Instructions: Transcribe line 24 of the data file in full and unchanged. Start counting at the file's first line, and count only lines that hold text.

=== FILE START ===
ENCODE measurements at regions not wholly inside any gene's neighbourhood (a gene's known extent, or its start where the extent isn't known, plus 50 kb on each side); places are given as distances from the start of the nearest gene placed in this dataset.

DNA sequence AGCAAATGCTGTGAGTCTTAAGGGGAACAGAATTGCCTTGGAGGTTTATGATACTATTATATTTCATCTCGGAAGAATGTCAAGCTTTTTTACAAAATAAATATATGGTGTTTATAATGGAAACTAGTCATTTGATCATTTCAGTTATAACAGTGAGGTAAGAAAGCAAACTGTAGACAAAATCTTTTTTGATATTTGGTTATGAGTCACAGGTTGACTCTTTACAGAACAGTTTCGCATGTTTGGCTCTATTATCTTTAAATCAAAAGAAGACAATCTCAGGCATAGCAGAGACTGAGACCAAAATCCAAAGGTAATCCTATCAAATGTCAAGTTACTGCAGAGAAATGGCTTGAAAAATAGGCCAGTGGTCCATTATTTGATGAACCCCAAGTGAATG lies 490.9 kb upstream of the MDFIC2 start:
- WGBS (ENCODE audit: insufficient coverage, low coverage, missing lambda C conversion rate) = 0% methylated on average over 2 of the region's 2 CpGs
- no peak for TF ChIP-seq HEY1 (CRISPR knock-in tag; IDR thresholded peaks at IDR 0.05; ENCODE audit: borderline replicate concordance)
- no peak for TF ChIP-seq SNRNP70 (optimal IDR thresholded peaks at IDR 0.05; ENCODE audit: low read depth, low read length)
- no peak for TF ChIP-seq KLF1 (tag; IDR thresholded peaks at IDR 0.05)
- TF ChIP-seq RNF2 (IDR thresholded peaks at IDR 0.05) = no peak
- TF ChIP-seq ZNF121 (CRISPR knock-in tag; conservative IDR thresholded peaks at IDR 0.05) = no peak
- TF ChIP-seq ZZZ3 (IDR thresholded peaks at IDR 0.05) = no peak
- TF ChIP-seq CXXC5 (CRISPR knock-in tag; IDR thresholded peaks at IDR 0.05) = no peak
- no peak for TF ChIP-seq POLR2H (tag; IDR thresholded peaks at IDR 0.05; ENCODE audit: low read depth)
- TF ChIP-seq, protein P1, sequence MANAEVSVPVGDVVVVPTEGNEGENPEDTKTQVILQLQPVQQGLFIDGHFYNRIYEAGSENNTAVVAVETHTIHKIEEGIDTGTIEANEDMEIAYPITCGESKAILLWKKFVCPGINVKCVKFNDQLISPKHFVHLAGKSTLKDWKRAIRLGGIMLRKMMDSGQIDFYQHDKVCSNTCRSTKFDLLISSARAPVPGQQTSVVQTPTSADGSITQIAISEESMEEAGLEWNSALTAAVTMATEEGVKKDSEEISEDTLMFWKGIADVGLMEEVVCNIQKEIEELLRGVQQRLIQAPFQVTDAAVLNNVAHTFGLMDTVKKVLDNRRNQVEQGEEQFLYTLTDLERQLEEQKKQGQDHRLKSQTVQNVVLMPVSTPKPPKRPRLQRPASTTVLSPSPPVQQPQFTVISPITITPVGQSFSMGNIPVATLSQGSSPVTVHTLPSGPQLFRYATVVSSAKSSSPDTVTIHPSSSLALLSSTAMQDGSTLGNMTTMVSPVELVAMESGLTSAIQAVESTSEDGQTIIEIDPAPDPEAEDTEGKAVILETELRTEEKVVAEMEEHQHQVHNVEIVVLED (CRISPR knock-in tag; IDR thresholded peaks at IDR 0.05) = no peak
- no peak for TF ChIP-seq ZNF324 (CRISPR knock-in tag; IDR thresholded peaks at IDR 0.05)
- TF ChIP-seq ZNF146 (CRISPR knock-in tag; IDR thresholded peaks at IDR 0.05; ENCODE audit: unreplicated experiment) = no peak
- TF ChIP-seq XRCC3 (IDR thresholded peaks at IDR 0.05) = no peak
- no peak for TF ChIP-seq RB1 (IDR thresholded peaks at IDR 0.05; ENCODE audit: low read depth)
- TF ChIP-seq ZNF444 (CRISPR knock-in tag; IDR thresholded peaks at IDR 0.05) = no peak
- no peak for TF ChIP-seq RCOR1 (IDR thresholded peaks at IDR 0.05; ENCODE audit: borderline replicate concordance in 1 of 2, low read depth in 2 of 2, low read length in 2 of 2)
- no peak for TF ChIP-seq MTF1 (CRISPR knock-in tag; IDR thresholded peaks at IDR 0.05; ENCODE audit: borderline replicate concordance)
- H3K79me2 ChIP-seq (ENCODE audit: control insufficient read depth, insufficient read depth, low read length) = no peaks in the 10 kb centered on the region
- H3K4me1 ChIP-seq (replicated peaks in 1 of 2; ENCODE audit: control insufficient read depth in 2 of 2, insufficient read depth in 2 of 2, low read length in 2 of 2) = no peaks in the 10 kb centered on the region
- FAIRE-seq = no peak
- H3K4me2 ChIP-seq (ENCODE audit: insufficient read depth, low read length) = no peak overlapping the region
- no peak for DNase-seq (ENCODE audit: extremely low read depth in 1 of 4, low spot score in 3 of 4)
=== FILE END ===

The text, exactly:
- no peak for DNase-seq (ENCODE audit: extremely low read depth in 1 of 4, low spot score in 3 of 4)